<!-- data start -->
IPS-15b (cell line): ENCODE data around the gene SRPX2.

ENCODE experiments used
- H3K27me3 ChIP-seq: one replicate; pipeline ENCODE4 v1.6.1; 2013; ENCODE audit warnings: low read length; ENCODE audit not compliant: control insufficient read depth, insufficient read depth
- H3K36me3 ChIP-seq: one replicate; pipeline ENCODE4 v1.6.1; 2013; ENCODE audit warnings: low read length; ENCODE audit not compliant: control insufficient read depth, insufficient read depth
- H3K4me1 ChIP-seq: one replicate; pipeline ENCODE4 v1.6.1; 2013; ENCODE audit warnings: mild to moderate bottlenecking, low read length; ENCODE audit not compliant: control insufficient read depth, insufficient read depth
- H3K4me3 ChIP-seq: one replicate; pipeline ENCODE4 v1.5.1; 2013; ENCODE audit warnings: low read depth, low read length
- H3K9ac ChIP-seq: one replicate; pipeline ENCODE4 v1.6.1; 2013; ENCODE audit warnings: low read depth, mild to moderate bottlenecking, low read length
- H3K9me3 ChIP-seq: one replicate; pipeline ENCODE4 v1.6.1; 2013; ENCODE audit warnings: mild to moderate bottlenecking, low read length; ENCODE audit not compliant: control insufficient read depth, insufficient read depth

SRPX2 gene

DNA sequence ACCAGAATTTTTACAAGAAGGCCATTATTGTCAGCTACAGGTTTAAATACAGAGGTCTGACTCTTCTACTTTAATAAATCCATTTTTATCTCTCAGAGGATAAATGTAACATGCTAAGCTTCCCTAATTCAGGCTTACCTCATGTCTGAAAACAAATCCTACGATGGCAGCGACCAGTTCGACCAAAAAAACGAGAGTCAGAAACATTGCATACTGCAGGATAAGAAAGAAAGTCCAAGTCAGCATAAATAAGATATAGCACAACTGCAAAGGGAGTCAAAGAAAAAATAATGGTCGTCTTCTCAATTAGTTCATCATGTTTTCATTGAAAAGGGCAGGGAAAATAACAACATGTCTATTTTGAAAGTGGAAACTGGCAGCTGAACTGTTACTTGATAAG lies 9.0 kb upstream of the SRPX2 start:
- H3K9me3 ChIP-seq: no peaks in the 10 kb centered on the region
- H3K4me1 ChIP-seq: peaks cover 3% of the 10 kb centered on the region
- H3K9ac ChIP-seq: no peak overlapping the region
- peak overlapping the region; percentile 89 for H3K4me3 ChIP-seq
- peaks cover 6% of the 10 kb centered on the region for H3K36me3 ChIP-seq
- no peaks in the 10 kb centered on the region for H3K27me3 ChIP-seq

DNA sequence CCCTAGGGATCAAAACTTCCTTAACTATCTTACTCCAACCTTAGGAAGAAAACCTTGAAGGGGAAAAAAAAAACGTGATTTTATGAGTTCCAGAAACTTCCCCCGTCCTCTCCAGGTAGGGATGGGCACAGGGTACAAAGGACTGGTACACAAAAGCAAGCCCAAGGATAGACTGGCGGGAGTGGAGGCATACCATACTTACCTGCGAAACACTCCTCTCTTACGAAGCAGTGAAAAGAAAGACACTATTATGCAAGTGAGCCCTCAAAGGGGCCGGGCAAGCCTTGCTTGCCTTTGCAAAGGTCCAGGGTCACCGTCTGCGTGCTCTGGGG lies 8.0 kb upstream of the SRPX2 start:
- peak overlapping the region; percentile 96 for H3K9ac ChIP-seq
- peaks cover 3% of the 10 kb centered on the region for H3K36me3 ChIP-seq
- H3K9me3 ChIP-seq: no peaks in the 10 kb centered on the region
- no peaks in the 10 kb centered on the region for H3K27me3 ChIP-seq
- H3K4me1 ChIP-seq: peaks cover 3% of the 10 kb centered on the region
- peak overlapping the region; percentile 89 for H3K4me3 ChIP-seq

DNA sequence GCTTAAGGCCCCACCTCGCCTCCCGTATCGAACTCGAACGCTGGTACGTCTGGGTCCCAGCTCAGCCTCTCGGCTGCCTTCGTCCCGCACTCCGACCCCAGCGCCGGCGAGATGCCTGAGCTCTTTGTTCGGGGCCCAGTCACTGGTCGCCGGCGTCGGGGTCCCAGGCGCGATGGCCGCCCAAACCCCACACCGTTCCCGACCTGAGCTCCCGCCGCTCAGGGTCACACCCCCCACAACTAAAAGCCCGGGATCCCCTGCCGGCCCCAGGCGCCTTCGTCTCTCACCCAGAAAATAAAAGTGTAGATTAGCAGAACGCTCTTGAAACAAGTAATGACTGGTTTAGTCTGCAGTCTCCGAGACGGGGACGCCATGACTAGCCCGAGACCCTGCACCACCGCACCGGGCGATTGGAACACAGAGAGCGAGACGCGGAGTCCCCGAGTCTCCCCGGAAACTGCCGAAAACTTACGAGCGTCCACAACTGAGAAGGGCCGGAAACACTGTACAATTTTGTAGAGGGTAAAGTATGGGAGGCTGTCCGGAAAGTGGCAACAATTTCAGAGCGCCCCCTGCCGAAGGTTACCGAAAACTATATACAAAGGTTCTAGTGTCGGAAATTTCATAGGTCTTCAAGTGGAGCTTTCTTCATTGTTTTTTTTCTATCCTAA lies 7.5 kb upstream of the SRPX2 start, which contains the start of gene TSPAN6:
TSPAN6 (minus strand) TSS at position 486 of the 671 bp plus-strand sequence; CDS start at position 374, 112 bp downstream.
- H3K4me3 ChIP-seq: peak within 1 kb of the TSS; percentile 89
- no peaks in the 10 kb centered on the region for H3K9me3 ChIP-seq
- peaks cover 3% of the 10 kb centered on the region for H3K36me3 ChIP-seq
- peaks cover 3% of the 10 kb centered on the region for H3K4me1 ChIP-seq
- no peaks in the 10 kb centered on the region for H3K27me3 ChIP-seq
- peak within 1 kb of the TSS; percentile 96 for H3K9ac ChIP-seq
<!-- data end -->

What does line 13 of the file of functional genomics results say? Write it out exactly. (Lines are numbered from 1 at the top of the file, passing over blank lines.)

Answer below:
- H3K9ac ChIP-seq: no peak overlapping the region